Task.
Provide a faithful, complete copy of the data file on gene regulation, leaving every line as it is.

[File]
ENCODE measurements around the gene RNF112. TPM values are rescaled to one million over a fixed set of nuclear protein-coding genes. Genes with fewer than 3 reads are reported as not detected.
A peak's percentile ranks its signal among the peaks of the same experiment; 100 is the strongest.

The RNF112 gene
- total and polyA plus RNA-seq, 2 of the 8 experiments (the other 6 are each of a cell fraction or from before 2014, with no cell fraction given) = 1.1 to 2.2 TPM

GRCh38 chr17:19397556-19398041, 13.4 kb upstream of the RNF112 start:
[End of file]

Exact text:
ENCODE measurements around the gene RNF112. TPM values are rescaled to one million over a fixed set of nuclear protein-coding genes. Genes with fewer than 3 reads are reported as not detected.
A peak's percentile ranks its signal among the peaks of the same experiment; 100 is the strongest.

The RNF112 gene
- total and polyA plus RNA-seq, 2 of the 8 experiments (the other 6 are each of a cell fraction or from before 2014, with no cell fraction given) = 1.1 to 2.2 TPM

GRCh38 chr17:19397556-19398041, 13.4 kb upstream of the RNF112 start: